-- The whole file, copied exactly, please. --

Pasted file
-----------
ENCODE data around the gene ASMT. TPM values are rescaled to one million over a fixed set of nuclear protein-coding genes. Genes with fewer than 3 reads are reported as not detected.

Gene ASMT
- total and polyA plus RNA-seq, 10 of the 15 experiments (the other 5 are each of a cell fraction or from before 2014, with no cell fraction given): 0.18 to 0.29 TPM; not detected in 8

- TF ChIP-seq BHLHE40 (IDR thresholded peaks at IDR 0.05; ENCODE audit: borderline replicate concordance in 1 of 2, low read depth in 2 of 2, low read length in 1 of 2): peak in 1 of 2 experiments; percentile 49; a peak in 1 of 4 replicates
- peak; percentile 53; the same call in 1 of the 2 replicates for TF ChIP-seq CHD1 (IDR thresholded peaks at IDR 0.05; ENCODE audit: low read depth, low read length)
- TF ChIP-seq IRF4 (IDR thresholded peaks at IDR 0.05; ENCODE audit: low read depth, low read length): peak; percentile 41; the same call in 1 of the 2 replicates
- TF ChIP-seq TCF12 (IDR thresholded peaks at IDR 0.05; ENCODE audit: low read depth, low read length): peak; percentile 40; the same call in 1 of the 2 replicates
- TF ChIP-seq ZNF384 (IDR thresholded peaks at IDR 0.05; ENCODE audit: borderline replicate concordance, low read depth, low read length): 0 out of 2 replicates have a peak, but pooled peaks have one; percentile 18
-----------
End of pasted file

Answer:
ENCODE data around the gene ASMT. TPM values are rescaled to one million over a fixed set of nuclear protein-coding genes. Genes with fewer than 3 reads are reported as not detected.

Gene ASMT
- total and polyA plus RNA-seq, 10 of the 15 experiments (the other 5 are each of a cell fraction or from before 2014, with no cell fraction given): 0.18 to 0.29 TPM; not detected in 8

- TF ChIP-seq BHLHE40 (IDR thresholded peaks at IDR 0.05; ENCODE audit: borderline replicate concordance in 1 of 2, low read depth in 2 of 2, low read length in 1 of 2): peak in 1 of 2 experiments; percentile 49; a peak in 1 of 4 replicates
- peak; percentile 53; the same call in 1 of the 2 replicates for TF ChIP-seq CHD1 (IDR thresholded peaks at IDR 0.05; ENCODE audit: low read depth, low read length)
- TF ChIP-seq IRF4 (IDR thresholded peaks at IDR 0.05; ENCODE audit: low read depth, low read length): peak; percentile 41; the same call in 1 of the 2 replicates
- TF ChIP-seq TCF12 (IDR thresholded peaks at IDR 0.05; ENCODE audit: low read depth, low read length): peak; percentile 40; the same call in 1 of the 2 replicates
- TF ChIP-seq ZNF384 (IDR thresholded peaks at IDR 0.05; ENCODE audit: borderline replicate concordance, low read depth, low read length): 0 out of 2 replicates have a peak, but pooled peaks have one; percentile 18